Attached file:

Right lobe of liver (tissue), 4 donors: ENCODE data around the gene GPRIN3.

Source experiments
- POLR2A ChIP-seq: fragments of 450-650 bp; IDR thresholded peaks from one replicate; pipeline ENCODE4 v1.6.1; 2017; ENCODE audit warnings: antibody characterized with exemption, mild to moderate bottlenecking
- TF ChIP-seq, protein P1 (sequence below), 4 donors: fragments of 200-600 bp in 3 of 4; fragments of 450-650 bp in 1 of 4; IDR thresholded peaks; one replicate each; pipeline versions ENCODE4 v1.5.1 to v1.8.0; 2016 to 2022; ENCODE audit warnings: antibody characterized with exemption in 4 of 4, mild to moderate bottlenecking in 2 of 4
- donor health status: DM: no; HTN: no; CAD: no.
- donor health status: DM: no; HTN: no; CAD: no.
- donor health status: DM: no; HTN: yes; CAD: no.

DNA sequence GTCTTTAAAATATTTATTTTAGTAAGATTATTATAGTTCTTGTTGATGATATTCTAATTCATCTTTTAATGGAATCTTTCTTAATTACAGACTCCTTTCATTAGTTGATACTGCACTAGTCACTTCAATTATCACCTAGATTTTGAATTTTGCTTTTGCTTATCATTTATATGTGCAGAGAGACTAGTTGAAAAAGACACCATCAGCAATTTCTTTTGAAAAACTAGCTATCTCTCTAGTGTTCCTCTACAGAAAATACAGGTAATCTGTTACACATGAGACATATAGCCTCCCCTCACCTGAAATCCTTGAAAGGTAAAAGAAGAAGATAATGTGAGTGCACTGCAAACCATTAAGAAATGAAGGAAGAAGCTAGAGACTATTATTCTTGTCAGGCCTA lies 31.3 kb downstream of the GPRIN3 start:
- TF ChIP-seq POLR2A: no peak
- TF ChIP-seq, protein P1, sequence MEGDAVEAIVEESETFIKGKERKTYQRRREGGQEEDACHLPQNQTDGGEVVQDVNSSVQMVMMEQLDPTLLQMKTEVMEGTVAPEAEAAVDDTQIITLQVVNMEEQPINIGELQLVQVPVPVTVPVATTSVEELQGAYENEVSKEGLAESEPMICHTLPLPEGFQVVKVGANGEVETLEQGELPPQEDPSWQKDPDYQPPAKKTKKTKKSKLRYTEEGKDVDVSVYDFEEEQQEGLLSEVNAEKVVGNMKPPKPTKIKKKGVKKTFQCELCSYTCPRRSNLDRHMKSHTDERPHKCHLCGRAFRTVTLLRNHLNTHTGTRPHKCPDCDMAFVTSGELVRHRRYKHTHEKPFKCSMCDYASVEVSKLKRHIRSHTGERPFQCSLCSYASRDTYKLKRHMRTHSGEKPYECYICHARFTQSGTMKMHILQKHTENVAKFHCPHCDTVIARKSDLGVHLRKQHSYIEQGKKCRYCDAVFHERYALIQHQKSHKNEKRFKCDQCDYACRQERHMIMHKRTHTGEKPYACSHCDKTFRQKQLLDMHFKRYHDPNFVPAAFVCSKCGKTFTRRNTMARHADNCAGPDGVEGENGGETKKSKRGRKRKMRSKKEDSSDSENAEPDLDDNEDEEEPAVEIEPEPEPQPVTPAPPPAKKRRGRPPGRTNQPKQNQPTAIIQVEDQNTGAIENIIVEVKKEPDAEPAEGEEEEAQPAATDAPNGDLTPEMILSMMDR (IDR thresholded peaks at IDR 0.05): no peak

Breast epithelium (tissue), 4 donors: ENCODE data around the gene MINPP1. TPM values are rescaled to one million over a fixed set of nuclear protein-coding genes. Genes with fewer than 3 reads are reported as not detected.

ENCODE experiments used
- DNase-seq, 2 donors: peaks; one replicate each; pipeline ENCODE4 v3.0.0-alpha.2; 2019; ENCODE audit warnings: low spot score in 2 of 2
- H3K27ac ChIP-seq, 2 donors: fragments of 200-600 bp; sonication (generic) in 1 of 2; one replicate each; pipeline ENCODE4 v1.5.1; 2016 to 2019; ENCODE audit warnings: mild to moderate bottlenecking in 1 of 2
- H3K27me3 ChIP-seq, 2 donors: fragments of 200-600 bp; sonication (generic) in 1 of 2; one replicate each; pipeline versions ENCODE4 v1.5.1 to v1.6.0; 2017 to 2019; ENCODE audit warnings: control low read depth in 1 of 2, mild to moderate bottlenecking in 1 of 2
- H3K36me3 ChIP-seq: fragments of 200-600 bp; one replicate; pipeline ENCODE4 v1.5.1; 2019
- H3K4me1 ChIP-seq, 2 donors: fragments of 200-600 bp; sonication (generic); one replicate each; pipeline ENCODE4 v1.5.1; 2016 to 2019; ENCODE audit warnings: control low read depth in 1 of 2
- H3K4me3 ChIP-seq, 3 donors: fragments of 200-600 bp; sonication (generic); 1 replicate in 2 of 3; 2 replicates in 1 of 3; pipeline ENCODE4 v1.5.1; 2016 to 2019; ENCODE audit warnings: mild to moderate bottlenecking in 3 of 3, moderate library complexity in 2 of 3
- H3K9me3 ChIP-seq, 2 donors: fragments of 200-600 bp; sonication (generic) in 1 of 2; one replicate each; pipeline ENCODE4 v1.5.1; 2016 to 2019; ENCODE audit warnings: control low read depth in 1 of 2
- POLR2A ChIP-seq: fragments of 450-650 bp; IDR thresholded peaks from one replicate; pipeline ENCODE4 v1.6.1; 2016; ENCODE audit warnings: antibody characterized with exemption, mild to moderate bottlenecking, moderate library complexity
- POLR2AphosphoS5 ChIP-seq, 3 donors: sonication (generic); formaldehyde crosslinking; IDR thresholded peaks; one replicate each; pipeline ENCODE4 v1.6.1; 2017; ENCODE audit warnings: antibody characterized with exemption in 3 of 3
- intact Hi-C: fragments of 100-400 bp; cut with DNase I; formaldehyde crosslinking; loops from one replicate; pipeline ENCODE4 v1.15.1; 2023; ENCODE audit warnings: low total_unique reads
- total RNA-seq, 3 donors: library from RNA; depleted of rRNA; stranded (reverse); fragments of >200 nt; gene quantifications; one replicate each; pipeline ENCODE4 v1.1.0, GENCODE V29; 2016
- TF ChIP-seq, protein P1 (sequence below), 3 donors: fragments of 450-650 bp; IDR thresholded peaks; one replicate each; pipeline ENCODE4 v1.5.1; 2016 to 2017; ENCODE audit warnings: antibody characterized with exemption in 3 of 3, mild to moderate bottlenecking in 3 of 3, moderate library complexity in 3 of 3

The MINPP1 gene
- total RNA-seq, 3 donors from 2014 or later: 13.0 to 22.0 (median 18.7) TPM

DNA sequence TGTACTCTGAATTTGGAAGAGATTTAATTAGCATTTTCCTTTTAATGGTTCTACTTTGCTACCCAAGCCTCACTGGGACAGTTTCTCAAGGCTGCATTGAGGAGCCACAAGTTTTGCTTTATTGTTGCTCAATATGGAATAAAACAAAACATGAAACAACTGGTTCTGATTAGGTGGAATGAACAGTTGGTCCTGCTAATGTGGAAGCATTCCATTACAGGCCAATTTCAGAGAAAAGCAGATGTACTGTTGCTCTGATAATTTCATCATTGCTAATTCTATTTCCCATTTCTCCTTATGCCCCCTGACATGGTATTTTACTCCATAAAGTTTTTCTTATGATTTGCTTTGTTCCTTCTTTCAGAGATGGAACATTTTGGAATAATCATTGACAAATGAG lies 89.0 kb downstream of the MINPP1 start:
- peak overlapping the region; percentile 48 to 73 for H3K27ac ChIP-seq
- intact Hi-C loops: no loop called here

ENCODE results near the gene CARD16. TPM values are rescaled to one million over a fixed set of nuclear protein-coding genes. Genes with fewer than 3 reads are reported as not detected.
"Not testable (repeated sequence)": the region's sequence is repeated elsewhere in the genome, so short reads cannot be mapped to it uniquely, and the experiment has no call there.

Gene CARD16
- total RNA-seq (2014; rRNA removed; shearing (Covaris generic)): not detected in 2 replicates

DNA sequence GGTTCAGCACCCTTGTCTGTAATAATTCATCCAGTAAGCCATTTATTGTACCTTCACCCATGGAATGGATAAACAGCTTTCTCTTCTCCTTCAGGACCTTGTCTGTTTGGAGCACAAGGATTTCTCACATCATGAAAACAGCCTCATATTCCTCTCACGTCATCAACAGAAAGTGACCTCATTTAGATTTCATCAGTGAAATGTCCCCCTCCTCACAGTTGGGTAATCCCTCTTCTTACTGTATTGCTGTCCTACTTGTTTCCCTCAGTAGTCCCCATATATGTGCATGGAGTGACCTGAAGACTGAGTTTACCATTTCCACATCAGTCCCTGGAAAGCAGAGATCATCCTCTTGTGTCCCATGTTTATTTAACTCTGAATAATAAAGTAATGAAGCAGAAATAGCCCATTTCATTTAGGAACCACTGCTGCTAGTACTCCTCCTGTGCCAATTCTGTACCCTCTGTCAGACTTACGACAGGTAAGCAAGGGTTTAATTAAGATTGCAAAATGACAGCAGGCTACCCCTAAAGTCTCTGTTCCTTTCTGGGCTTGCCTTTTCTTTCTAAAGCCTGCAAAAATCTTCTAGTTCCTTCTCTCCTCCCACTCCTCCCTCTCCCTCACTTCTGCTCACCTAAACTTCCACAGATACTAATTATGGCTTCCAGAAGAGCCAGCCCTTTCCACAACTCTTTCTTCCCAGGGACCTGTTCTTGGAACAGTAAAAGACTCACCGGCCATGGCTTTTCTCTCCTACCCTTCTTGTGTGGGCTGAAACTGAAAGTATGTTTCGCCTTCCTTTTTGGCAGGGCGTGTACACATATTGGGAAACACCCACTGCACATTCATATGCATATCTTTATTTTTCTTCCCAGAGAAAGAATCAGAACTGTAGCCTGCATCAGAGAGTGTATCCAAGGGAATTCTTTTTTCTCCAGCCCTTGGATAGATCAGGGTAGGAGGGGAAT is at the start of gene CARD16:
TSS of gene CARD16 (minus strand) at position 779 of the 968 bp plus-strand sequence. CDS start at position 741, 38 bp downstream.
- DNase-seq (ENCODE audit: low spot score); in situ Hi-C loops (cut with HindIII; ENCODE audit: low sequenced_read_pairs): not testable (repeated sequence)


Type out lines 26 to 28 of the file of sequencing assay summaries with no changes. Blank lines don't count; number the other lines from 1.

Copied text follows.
- total RNA-seq, 3 donors from 2014 or later: 13.0 to 22.0 (median 18.7) TPM

DNA sequence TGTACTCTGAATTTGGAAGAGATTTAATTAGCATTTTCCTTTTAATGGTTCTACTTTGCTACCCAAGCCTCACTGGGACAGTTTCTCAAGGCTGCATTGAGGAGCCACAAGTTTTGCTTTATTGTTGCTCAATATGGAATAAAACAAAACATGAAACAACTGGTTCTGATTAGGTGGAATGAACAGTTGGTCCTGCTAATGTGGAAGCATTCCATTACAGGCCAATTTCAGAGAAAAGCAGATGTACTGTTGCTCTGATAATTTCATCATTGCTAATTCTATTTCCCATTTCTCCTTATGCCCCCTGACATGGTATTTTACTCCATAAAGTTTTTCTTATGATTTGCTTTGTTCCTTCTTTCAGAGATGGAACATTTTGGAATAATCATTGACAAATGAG lies 89.0 kb downstream of the MINPP1 start:
- peak overlapping the region; percentile 48 to 73 for H3K27ac ChIP-seq